ISLAMABAD: Pakistan has decided to approach the Afghanistan government to take action against the banned militant outfit, Tehreek-i-Taliban Pakistan (TTP).
Pakistan’s Foreign Office said it would ask the incoming government in Afghanistan to act against the TTP.
“Pakistan has been taking up the issue of use of Afghan soil by the TTP for terrorist activities inside Pakistan with the previous Afghan government and would continue raising the issue with the coming government in Kabul as well to ensure that the TTP is not provided any space in Afghanistan to operate against Pakistan,” outgoing Foreign Office spokesman Zahid Hafeez Chaudhri said at the weekly press briefing.
Mr Chaudhri, who has been named as Pakistan’s High Commissioner to Australia, has been replaced by Asim Iftikhar Ahmad.
In reply to a question about prisoners being released by Afghan Taliban, including TTP leaders like Maulvi Faqir Mohammad, he said: “We have seen some media reports in this regard. We have [opposed] and continue to oppose support for any individual or any proscribed groups that remained involved in terrorist activities inside Pakistan.”
“We hope that once the new government is formed in Afghanistan, it will take strict measures to ensure that their soil is not used against other countries,” he said.
He said the border crossing points between Pakistan and Afghanistan were currently open, both for transit trade and travel.
He diplomatically responded to a straight question if Pakistan would recognise the Taliban by saying that Pakistan had always maintained that a political solution was indispensable for durable peace in Afghanistan. “We continue urging all Afghan sides to work out an inclusive political settlement,” he said.
He said Pakistan also believed in the necessity of consensus and engagement of the international community. “There is no change in our position. We have also positively noted that major violence has been averted thus far,” he remarked.
He also said the recent statements made by the Taliban’s spokesperson with regards to not letting Afghanistan become a terrorist haven against other countries was a positive indication.
When his attention was drawn to appeals by China and Russia for a lenient approach to Taliban, he said: “We continue to believe that an inclusive political settlement is the best way forward in Afghanistan. To this end, we remain engaged with all sides in Afghanistan and with the international community”.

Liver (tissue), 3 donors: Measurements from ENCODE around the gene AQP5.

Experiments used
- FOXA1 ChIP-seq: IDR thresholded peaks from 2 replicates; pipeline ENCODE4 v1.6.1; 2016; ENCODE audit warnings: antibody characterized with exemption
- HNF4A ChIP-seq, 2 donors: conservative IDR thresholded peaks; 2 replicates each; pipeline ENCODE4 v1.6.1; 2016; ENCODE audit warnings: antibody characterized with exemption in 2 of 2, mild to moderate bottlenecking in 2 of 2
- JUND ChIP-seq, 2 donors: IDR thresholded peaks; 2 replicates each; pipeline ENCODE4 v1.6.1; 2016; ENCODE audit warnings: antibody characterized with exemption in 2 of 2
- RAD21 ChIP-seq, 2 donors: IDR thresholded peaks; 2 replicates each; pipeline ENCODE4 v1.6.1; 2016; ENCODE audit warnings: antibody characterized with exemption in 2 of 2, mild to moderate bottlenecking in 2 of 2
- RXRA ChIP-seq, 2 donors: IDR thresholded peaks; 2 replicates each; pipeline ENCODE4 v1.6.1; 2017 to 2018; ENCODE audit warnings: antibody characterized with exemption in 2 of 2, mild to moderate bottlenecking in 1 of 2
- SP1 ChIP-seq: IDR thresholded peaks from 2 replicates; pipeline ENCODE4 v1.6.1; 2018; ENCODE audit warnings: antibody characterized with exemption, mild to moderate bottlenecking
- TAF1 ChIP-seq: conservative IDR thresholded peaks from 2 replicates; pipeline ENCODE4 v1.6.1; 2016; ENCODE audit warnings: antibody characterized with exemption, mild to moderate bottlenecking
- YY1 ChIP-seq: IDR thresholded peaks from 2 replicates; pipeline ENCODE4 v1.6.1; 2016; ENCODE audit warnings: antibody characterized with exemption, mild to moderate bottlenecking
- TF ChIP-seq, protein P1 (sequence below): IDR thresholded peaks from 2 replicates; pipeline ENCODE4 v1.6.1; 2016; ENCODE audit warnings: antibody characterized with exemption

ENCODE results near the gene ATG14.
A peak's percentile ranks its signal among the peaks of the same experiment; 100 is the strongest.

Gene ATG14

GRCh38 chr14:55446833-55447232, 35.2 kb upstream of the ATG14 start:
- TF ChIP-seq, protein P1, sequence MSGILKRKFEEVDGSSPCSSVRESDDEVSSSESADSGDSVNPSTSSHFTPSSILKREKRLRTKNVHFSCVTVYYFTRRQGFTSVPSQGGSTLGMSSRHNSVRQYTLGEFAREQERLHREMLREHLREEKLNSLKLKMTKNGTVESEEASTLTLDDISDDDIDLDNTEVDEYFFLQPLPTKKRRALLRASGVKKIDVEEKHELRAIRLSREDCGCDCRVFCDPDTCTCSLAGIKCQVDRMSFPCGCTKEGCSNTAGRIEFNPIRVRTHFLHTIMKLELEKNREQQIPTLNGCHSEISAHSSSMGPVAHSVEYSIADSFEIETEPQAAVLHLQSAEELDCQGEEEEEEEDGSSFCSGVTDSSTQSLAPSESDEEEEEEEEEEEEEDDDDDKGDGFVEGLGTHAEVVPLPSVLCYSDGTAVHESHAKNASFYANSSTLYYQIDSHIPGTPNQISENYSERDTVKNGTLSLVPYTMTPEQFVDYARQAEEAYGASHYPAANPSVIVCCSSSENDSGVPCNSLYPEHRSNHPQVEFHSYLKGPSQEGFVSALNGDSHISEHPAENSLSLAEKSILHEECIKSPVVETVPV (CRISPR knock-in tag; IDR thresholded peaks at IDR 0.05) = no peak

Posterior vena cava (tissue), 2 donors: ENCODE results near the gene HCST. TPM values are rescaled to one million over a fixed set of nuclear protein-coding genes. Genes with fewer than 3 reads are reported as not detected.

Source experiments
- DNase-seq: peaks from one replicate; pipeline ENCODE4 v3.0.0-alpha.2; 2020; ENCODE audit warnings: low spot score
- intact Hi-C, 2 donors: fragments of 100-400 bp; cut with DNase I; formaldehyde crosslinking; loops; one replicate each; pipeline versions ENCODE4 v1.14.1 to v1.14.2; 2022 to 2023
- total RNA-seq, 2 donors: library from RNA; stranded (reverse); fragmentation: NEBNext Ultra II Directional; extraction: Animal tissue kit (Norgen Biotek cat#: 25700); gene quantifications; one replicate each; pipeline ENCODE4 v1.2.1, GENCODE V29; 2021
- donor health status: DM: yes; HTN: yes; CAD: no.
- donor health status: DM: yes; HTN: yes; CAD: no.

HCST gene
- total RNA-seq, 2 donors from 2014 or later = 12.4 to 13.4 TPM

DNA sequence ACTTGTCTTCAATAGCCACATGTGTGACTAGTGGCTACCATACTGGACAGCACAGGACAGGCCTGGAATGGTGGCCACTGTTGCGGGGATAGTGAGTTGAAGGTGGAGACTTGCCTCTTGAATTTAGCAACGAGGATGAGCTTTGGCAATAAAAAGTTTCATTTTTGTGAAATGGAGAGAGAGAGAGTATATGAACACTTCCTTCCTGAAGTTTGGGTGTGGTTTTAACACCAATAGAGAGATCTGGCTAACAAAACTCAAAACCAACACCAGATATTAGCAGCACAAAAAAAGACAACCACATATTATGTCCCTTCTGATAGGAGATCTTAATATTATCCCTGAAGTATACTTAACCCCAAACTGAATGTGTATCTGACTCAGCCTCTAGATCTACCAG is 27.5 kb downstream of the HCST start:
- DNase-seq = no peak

He noted that as for the formation of new government, Pakistan believed that international consensus was very important in this regard. “We see an opportunity in the form of existing international convergence on the need for peace and reconciliation in Afghanistan”, he added.
To a question about India’s role as a spoiler, the spokesman said Pakistan had always highlighted India’s role of a spoiler in Afghanistan. India wanted a security vacuum in Afghanistan so that the same could be used for sponsoring terrorism in Pakistan, Mr Chaudhri said.
“We shared a detailed dossier with the world community last year, containing irrefutable evidence of India’s involvement in terrorist activities in Pakistan and the use of Afghan soil for this purpose”, he recalled.
He was of the opinion that any country going against the international community’s convergence on peace and stability in Afghanistan at this moment and working for destabilising Afghanistan would stand isolated.
Answering a question about smooth fall of Kabul, he said the international community needed to look into the real reasons for meltdown of the Afghan National Defense and Security Forces (ANDSF) and the failure of governance in Afghanistan.
He also referred to the statement by the spokesperson of the US Department of Defence emphasising the superiority of ANDSF in air power, weaponry, capability and numbers. “We believe that the utter failure despite the apparent advantages needs to be looked into rather than pointing fingers at others,” he remarked.
He said Pakistan had always played the role of a facilitator in the Afghan peace process and would continue doing so. “The decision of the future of Afghanistan, however, ultimately rests with the Afghans”, he stressed.
He said Pakistan has been consistently engaged with all Afghan sides. “Due to our engagement with all sides, we have been able to play the role of a ‘facilitator’ in the initiation of intra-Afghan negotiations. Even in the current situation, our ambassador in Afghanistan has been reaching out to the political leaders in Afghanistan, including the Taliban. You would also be aware of the visit by an Afghan delegation to Pakistan, comprising leaders from various ethnicity groups and political parties”, he said.
About Prime Minister Imran Khan and Foreign Minister Shah Mahmood Qureshi’s interactions with global leaders, he said “conversations with the world leaders are centered on the evolving situation in Afghanistan, the way forward, and the efforts for evacuation and temporary relocation. We see a common desire for peace and reconciliation in Afghanistan”.
The spokesman said Pakistan remained committed to both peace and development in Afghanistan. “We have committed over $1 billion for projects in health, education and infrastructure in Afghanistan and we will continue to support the peace process and development in Afghanistan, as we have done in the past”, Mr Chaudhri added.
He said the foreign minister Shah Mahmood Qureshi would soon be visiting neighbouring countries of Afghanistan for consultations.